For the computational complexity, a single convolutional layer in the ResNet needs the computation as [21, 22], where and are the spatial lengths of the filter and the output feature map, respectively, and are the number of input and output channels, respectively, and the calculation time of the AMP and GM-LAMP is comparable to ; here, , , and are the number of AMP network layers, subcarriers, and antennas, respectively. Since the product is far larger than in mmWave MIMO systems, the computational complexity of the GLAMP-ResNet can be approximated as . By contrast, the complexity of both the OMP and SOMP algorithm can be presented by , and the complexity of the SSD algorithm is . Here, (e.g., ) denotes the sparsity level of the beamspace channel. Thus, the proposed scheme can improve the system performance without significantly increasing the computational complexity.
This paper introduces one GLAMP-ResNet scheme for wideband beamspace channel estimation in mmWave MIMO systems, which mainly involves the following works: (1) constructing the multicarriers Gaussian mixture threshold shrinkage function for the GM-LAMP network to pre-estimate the wideband beamspace channel, not the support, thus the key challenge of channel estimation error from support estimation bias is avoided; (2) the strategy of pre-estimation combined with the second denoising can improve the final channel estimation accuracy without significantly increasing computation. Besides, the proposed channel estimation scheme can be applied in the other communication systems.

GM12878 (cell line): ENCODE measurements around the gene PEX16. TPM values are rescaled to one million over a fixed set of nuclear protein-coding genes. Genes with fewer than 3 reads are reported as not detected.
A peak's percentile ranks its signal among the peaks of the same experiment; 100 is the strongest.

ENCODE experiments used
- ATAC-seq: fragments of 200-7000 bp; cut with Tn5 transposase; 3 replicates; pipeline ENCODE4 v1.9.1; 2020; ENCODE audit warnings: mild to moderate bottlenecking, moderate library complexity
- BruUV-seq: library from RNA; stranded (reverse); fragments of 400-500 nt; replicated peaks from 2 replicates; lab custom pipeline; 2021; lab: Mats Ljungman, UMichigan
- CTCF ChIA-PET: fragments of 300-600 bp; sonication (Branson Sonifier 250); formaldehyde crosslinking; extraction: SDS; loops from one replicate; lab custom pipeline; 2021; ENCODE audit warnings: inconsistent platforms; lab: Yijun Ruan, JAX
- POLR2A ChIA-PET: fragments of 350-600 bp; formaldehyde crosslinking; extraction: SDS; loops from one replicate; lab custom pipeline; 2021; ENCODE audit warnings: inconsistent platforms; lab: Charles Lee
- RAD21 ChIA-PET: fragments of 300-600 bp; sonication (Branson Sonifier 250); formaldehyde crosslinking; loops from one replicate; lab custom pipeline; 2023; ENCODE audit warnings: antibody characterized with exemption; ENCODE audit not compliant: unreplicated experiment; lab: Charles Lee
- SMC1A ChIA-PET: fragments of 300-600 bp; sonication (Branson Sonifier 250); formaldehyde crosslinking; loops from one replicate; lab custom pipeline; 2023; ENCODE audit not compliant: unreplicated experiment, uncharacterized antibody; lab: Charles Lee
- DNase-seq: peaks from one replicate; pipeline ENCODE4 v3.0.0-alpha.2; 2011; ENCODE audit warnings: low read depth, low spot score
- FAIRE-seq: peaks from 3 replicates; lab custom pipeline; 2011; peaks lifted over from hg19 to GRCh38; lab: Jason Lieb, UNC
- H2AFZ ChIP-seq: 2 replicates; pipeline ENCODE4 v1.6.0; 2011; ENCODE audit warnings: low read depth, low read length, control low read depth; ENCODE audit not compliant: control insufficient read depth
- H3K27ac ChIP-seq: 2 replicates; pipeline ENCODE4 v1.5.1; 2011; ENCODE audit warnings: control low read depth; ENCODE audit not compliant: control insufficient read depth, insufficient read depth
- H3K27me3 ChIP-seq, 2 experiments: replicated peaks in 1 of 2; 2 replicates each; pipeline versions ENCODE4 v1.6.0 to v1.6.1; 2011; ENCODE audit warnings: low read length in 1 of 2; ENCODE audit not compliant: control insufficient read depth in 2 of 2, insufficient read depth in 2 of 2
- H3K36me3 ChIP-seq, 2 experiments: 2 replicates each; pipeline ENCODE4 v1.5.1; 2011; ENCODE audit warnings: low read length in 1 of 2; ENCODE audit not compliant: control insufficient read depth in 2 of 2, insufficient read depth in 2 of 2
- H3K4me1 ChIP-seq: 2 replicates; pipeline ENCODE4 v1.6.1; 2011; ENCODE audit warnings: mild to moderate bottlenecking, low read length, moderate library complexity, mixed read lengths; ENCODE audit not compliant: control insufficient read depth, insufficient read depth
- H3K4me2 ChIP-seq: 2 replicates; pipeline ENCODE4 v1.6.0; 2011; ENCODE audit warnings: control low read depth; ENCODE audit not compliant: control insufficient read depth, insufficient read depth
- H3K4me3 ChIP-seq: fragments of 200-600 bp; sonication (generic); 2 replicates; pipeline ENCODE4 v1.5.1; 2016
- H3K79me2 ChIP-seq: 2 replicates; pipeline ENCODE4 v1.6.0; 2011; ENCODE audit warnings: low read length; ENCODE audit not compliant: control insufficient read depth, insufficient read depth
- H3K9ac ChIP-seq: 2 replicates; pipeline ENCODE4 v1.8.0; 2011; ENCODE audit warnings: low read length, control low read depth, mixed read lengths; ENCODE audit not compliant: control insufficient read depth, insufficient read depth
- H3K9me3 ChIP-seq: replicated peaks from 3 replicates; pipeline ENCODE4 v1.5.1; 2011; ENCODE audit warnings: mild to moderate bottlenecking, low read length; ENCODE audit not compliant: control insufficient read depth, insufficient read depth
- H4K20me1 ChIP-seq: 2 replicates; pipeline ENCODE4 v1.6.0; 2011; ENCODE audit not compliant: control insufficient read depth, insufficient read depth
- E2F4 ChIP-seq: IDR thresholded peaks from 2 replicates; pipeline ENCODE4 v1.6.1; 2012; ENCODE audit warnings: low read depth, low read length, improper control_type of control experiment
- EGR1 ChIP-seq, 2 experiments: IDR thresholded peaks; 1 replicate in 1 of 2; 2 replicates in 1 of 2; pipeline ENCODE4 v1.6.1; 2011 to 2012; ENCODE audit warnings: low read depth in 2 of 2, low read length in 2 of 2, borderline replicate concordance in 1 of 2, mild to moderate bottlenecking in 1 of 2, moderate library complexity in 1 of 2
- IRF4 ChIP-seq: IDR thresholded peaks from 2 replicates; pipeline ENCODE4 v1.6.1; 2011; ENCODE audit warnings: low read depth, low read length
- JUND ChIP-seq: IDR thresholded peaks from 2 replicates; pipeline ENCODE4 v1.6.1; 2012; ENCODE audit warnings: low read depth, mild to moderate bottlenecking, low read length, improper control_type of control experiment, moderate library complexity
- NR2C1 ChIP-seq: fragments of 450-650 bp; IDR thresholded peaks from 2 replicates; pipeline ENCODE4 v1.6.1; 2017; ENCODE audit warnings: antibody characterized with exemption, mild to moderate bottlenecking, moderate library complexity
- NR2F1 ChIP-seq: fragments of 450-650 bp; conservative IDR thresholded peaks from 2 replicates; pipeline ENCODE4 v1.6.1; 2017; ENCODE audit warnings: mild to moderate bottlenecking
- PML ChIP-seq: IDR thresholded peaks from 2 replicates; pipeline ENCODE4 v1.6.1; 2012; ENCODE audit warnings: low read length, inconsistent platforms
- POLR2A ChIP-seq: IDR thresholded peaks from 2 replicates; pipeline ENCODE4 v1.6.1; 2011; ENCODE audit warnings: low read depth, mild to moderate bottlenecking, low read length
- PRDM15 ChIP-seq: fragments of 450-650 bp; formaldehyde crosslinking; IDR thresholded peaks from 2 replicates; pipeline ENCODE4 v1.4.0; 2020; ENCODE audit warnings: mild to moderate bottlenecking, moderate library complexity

The simulation code and data used to support the findings of this study are available from the corresponding authors upon request.
Conflicts of Interest
The authors declare that they have no conflicts of interest regarding the publication of this paper.
This study is partly supported by the National Science Foundation of China: 61871176 and 61901159; the Applied Research Plan of Key Scientific Research Project for Henan Colleges and Universities: 22A510013.